Nurses helping others start grow their nursing careers

Victoria Parris, a manager for Ascension Medical Group Via Christi, thought she had found just the right person for an opening as a front-desk receptionist for the group's Wichita OB/GYN practice.

So she asked Recruiting to extend an offer to Amy Acuna, a part-time certified nurse assistant with whom Parris had worked in her previous role as the nurse manager for 8SE at Ascension Via Christi St. Francis.

But in processing Acuna's paperwork, there was a hitch: Although a high school diploma or GED is not a requirement for CNAs, it is a requirement for the position Parris was filling and Acuna had dropped out of school when she was expecting her first child. Now married and a 32-year-old mother of three children, ages 5, 9 and 16, she never pursued completing her education.

Parris could have rescinded the offer and started her search over. Instead, she told Acuna that she would hold it open for six weeks if she would immediately take steps to get her GED.

"Twenty-nine days later, Amy called to say that she had it and was ready to start work," says Parris. "She was so excited and so was I."

But the story doesn't end there as having a GED opened up a world of career possibilities for Acuna and Parris helped her explore them.

Acuna ultimately decided that she wanted to become a nurse, so Parris coached her through the process of applying for admission to the nursing programs at two community colleges.

"I really didn't know much about where to begin," says Acuna, who applied to two schools, was accepted by both and will begin classes at Cowley County Community College this Fall, making her the first in her family to attend community college. "I needed that support and she gave it to me."

In August, Acuna will begin working part-time as a medical assistant, which will allow her to be a full-time student.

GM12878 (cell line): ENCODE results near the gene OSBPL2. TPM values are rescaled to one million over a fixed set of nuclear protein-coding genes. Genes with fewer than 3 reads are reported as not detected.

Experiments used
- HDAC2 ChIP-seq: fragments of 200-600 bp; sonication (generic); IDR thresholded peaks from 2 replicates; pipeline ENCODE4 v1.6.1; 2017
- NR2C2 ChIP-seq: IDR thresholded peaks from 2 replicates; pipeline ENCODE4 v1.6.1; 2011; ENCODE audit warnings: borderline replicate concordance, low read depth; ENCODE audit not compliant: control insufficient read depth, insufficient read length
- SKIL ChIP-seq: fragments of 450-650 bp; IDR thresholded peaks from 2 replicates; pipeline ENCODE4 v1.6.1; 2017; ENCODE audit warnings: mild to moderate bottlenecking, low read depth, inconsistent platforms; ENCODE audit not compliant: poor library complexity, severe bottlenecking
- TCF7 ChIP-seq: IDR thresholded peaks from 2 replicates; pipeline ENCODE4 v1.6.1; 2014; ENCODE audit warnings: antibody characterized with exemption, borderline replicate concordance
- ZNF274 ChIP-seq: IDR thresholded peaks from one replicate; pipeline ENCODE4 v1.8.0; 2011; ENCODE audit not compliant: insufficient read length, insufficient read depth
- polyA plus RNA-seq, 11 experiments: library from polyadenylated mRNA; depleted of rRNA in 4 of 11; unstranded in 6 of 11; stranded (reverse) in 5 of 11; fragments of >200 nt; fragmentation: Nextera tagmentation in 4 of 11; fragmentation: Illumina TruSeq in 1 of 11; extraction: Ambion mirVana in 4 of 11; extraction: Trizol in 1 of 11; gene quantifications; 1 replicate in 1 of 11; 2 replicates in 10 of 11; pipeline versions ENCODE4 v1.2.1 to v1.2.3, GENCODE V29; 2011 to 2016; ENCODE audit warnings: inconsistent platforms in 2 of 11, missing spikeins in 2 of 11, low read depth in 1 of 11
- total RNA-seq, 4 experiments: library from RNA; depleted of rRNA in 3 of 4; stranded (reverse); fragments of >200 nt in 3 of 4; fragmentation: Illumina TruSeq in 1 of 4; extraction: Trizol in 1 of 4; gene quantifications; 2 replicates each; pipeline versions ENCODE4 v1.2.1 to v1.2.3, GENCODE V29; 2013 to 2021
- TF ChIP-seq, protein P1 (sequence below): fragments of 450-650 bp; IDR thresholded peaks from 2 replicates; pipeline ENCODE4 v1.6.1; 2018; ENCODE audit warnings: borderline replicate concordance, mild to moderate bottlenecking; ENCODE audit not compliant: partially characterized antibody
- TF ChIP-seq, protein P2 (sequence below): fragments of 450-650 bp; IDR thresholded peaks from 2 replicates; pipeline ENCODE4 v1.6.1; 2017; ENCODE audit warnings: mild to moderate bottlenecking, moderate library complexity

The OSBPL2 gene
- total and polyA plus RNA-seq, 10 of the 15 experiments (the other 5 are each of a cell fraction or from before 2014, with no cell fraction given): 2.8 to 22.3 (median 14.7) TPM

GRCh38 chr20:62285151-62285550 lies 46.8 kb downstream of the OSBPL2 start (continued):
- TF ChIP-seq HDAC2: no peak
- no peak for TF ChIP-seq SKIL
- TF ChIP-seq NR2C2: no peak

"At first, I really didn't believe in myself," she says. "But having that support from Victoria, Ascension, and my husband and kids, has helped make it all possible."

Parris, who has been in her current role for less than a year, says working with Acuna has been a reminder of how blessed she was to have the support she needed when pursuing her nursing degree and that not everyone starts from the same place.

"Some people can walk up to a fence and see over it and other people need a stepstool," she says, an analogy she heard during a leadership presentation about equity vs. fairness. "We can't always make life fair, but we can help to make it more equitable for those we encounter along the way."

Lending a hand

Helping people chart their career path and where they might fit in Ascension hospitals' need for compassionate and committed caregivers is a full-time job for Shaunda Rakestraw, who serves as a Nursing Center of Excellence career coach for Ascension Via Christi's Kansas hospitals and clinics.

"It starts with our onboarding of new associates, letting them know that I am here as a resource to help get started in making their desired career a reality," says Rakestraw.

"We go to school and often think just about nursing at the bedside, but there are so many opportunities out there, whether that's specializing in certain areas of bedside care, developing into a nurse leader or managing a practice."

Rakestraw doesn't just work with nurses who are entering the profession. She also works with nurses looking to expand their skills or further their education so that they can explore further opportunities.

"It can be a maze trying to find your way through the myriad of possibilities for nurses today," says Rakestraw, who joined Ascension as an licensed practical nurse at what is now Ascension Medical Group Via Christi and eventually became a manager after earning her master's degree in Nursing. In December 2018, she moved to Ascension Via Christi St. Francis, where she served as program coordinator for Cardiovascular Services. The following year, she was offered the newly created position of career coach.

"And here I am," she says.

Rakestraw's help in mapping out a nursing career isn't limited to Ascension Via Christi associates or nurses. She also works with students who are or planning to become certified nursing assistants.

That's paid off for the hospital because she's been able to help graduate nurses and others find their fit within Ascension Via Christi.

"I recruited two just this last week," she says.

One was an EKG technician she knew from the clinic who had needed help getting into nursing school and will graduate this month and the other is a former clinic colleague who Rakestraw knew would be the ideal candidate for a palliative care opening that had just been posted.

"It is a lot of fun seeing other people succeed in their nursing career," says Rakestraw. "It certainly has supported me and provided multiple growth opportunities over the past 25 years."